US Senate: Can a Maine independent heal a broken Congress?
Independent former Gov. Angus King, who is running for the US Senate seat of disillusioned moderate Republican Olympia Snowe, hopes to play kingmaker in a divided Congress.
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“I want to stay as independent as I can be as long as possible, up to but not including being ineffective,” he says in an interview with the Monitor, “I’m not going down there just to make a point. It wouldn’t be fair to Maine.”Skip to next paragraph
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“I’ve been campaigning for three months, talking to people in coffee shops, restaurants, on the street, in gas stations, in grocery stores,” he says, sipping a Coke and occasionally toying with the eyeglasses that hang around his neck like a librarian’s. “And I’m not kidding you. The No. 1 thing they say is: ‘Go down there and try to make it work. Why can’t they talk to each other? Why can’t they compromise? Why can’t they listen? Why do they have to keep blaming each other?’ That’s what’s on people’s minds.”
Shrewd business decisions including investments in alternative energy and wind-power generation have given King sizable personal wealth. And his popularity as governor, including his best-known initiative – giving all middle school students a laptop computer – has lingered nearly 10 years after leaving office.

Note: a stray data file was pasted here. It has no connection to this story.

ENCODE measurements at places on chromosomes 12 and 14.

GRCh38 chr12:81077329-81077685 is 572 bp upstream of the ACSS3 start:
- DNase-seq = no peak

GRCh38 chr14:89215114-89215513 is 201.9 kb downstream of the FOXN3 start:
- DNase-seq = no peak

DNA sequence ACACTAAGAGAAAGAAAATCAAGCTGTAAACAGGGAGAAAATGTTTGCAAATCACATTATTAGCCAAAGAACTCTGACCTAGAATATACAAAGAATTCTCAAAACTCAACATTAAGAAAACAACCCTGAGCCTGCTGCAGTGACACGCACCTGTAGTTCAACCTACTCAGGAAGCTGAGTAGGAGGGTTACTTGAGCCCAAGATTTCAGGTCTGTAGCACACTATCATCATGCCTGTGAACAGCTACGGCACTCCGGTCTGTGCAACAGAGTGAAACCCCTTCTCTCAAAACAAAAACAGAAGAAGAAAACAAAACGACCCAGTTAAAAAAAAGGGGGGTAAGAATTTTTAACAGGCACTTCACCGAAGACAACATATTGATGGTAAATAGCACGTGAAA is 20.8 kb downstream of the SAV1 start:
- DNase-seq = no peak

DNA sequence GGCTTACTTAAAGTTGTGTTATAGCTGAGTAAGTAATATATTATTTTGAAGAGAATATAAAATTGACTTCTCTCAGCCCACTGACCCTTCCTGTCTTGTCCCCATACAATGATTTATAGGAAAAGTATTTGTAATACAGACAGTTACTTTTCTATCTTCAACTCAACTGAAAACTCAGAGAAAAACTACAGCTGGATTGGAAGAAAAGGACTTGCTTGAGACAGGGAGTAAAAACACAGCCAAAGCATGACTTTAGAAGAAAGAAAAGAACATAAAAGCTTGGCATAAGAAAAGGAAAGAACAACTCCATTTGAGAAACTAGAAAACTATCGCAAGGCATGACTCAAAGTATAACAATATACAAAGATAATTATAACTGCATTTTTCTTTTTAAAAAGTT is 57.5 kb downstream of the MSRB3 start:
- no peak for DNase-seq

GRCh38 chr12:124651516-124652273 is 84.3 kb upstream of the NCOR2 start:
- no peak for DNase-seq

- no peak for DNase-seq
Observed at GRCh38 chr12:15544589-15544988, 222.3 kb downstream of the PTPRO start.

Both those reasons put him in a position to run an unconventional campaign. He already spends at least an hour a day on Facebook personally responding to messages, and the day after primaries, King called for his competitors to eschew money or support from "super PACs" – the unaffiliated, often secretive organizations that are expected to spend tens of millions of dollars to sway voters across the country. His Republican and Democratic challengers have rejected the proposal.
“It’s an empty, hollow gesture on his part,” says Charlie Summers, a Republican secretary of state, former state senator, and US naval reserve commander. “He had seven great years of the economy as governor. Anyone could’ve been governor then: I mean his toughest decision was: How many laptops do you buy? When all his chickens came home to roost … people will realize Angus’s mess. When these issue are laid out, the bloom will come off the race.”
“To say that we’re going to disavow super PACs in my mind is like agreeing to disavow world hunger. It’s just this lofty platitude that really has no outcome for real people,” says Cynthia Dill, a Democratic state senator, former state representative, and lawyer. “It’s just an issue to make Angus King look good.”
L. Sandy Maisel, a political scientist at Colby College, says Maine has a tradition of electing independent-minded politicians like Olympia Snowe or the state’s other Republican senator, Susan Collins. Republican Sen. Margaret Chase Smith, Independent Gov. James Longley, and Republican Sen. Bill Cohen all reflected Maine’s penchant for moderation.
Mr. Maisel says super PACs and outside spending represent a genuine threat to King’s high-minded campaign. He says King’s effort to portray himself as not beholden to either political party will play well among Maine voters, but it’s naïve to think as an independent he might be able to play kingmaker in the Senate, where 60 votes are far more important to passing legislation than a simple majority.
“He may be able to negotiate for a better committee, but he’s not going to be able to negotiate for [Senate minority leader] Mitch McConnell or [Senate majority leader] Harry Reid to be getting together and singing ‘Kumbaya’ or anything,” Maisel says.